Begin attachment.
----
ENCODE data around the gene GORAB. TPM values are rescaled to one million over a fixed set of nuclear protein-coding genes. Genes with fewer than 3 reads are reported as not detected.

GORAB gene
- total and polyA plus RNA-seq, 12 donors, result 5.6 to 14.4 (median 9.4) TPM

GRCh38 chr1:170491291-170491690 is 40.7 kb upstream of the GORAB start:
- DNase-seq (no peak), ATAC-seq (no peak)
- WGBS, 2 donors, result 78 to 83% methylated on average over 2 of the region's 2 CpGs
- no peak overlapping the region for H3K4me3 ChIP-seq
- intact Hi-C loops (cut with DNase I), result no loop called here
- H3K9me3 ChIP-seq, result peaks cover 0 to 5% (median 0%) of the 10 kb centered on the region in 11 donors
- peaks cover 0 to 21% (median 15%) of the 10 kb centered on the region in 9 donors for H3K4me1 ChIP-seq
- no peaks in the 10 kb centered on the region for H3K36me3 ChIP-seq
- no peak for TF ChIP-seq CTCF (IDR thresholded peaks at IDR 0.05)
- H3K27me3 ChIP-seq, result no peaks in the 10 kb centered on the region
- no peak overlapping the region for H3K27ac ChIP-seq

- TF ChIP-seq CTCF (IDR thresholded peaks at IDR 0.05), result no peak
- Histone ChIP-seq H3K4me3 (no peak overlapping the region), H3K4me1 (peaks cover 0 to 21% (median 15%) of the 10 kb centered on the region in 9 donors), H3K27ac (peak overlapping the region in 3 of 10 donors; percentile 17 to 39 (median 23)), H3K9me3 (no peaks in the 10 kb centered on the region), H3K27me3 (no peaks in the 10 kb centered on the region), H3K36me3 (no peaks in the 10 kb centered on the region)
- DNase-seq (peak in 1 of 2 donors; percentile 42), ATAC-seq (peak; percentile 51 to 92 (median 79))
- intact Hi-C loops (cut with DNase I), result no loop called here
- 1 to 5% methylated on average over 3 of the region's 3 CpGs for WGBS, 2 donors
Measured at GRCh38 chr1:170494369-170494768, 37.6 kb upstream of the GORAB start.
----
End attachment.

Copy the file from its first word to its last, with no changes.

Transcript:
ENCODE data around the gene GORAB. TPM values are rescaled to one million over a fixed set of nuclear protein-coding genes. Genes with fewer than 3 reads are reported as not detected.

GORAB gene
- total and polyA plus RNA-seq, 12 donors, result 5.6 to 14.4 (median 9.4) TPM

GRCh38 chr1:170491291-170491690 is 40.7 kb upstream of the GORAB start:
- DNase-seq (no peak), ATAC-seq (no peak)
- WGBS, 2 donors, result 78 to 83% methylated on average over 2 of the region's 2 CpGs
- no peak overlapping the region for H3K4me3 ChIP-seq
- intact Hi-C loops (cut with DNase I), result no loop called here
- H3K9me3 ChIP-seq, result peaks cover 0 to 5% (median 0%) of the 10 kb centered on the region in 11 donors
- peaks cover 0 to 21% (median 15%) of the 10 kb centered on the region in 9 donors for H3K4me1 ChIP-seq
- no peaks in the 10 kb centered on the region for H3K36me3 ChIP-seq
- no peak for TF ChIP-seq CTCF (IDR thresholded peaks at IDR 0.05)
- H3K27me3 ChIP-seq, result no peaks in the 10 kb centered on the region
- no peak overlapping the region for H3K27ac ChIP-seq

- TF ChIP-seq CTCF (IDR thresholded peaks at IDR 0.05), result no peak
- Histone ChIP-seq H3K4me3 (no peak overlapping the region), H3K4me1 (peaks cover 0 to 21% (median 15%) of the 10 kb centered on the region in 9 donors), H3K27ac (peak overlapping the region in 3 of 10 donors; percentile 17 to 39 (median 23)), H3K9me3 (no peaks in the 10 kb centered on the region), H3K27me3 (no peaks in the 10 kb centered on the region), H3K36me3 (no peaks in the 10 kb centered on the region)
- DNase-seq (peak in 1 of 2 donors; percentile 42), ATAC-seq (peak; percentile 51 to 92 (median 79))
- intact Hi-C loops (cut with DNase I), result no loop called here
- 1 to 5% methylated on average over 3 of the region's 3 CpGs for WGBS, 2 donors
Measured at GRCh38 chr1:170494369-170494768, 37.6 kb upstream of the GORAB start.